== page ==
Terraform and probably all other forms of IaC utilize the fact that Kubernetes resources tend written in a common, serializable way; YAML. And since HCL - the language that you write Terraform code in - has the same things (maps, lists, etc.), then all resources can easily be converted to HCL.

The two following files are basically the same thing:

resource "kubernetes_deployment" "nginx" {
metadata {
name = "nginx"
spec {
replicas = 2
selector {
match_labels = {
app = "nginx"
template {
metadata {
labels = {
app = "nginx"
spec {
container {
image = "nginx"
name = "nginx-container"
port {
container_port = 80

apiVersion: apps/v1
kind: Deployment
name: nginx
app: nginx
replicas: 2
app: nginx
- name: nginx-container
image: nginx
- containerPort: 3000

While it may actually seem that the two languages have their differences, note that HCL uses e.g. the port {} block, which may be written multiple times in the same block - it is a list structure. If it was written as ports = {}, it would have been a map.

The bootstrap issue

It does not exactly feel good to be told that you can manage everything via Terraform and then that the bootstrap issue is still there, I know.

In case of both of the cloud providers that we use - that is AWS and GCP - you need to have an account or a project respectively from which you need to get credentials; an IAM user or an IAM service account respectively.

You'll also ideally need to create a bucket on either S3 or GCS, which is used for the storage of "state", which really is unavoidable, as it's used for the IaC tools to know what they're supposed to manage even after you potentially exclude it from the code. i.e.: After you deploy something through Terraform, and then delete it, Terraform needs to know what it created in the past so that it can delete it.

On GCP specifically, you'll also need to pre-create a Billing Account, but the management of the billing account afterwards can be done in IaC.

But after that, that's it, that's all there needs to be pre-created, and from here on everything can be done via Terraform, or Pulumi, as you'll read in further down.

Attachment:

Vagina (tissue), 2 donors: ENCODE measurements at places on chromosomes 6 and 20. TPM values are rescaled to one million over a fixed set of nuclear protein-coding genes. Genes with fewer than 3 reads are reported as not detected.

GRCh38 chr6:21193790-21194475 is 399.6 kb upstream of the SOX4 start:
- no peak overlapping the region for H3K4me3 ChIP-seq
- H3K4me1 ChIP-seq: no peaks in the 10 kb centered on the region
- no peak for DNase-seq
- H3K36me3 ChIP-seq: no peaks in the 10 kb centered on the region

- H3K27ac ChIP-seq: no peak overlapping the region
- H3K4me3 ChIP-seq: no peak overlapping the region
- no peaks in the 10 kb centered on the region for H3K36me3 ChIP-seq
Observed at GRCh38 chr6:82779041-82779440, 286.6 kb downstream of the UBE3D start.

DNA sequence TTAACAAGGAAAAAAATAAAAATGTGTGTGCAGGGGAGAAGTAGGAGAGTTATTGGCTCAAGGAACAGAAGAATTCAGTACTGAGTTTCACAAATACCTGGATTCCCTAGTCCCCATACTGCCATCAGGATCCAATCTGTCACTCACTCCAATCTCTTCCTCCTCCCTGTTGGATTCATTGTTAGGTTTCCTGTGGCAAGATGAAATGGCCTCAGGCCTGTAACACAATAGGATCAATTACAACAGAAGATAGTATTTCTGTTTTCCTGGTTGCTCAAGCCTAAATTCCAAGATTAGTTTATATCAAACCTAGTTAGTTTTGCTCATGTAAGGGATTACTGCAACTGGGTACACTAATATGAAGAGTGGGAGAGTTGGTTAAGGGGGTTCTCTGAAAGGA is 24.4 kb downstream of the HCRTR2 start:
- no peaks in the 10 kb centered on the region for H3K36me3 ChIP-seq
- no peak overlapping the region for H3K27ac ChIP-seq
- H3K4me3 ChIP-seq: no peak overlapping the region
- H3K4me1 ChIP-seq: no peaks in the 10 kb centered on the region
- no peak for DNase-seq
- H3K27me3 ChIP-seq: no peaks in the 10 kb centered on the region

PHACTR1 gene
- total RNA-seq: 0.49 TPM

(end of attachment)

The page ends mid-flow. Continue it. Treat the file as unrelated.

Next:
Enter Pulumi

In the simplicity vs. practicality section, I mentioned that there should be a tool that bridges the philosophy of tool simplicity with the reality of how the APIs and other interfaces of public cloud platforms are.

That tool might be Pulumi. It's conceptually like Terraform, but with some major differences:

  • The infrastructure code is not HCL. It's TypeScript, Go, Python, Java, C#, and even YAML at the time of writing this article.
  • It can do any "extra things" that the programming/scripting languages can
  • The "resource parent" option

But there is one thing it remarkably shares with Terraform: The Terraform providers. That's right, it can use Terraform's provider binaries. But it's not always the case, and case-in-point is the Pulumi Google Native provider, which the creators of Pulumi have created to bypass some of the shortcomings of the "correctly made" Terraform provider. Then there's also the Kubernetes Extensions / kubernetesx provider, which works with the same concept, but for Kubernetes.

Note that Pulumi with YAML cannot do some things that Pulumi with other languages can, like resource lookup.

Now, some might say that Pulumi is definitely not simple, and they're right; internally, Pulumi is not exactly simple. But it does expose a simple and relatively consistent interface - the code, or more specifically the libraries for all the supported languages. Then again, some might say that you should not need to have a full-fledged programming language for deploying infrastructure, and they're right again. But there are some times that you need to do something that's not exactly "nice", like making an HTTP request to a resource after it's been created and before anything else is created. Terraform simply cannot do this on its own, but languages like Python and JS can.

To showcase some of the most interesting features, I've elected to use TypeScript in the following code example. It could be code for a development/testing/production GKE cluster setup - it creates its own folder and has a project resource templating function:

(note that I ran npm install for all the imported libraries)

import * as pulumi from "@pulumi/pulumi";
import * as random from "@pulumi/random";
import * as gcp from "@pulumi/gcp";
import * as k8s from "@pulumi/kubernetes";

interface Metadata {
    slugShort: string;   // test
    slugLong: string;    // testing
    displayName: string; // Testing

interface Settings {
    billingAccountId: string;   // 012345-678901-234567
    parentDir: string;          // 012345-678901-234567
    region: string;             // europe-west1
    zone: string;               // europe-west1-b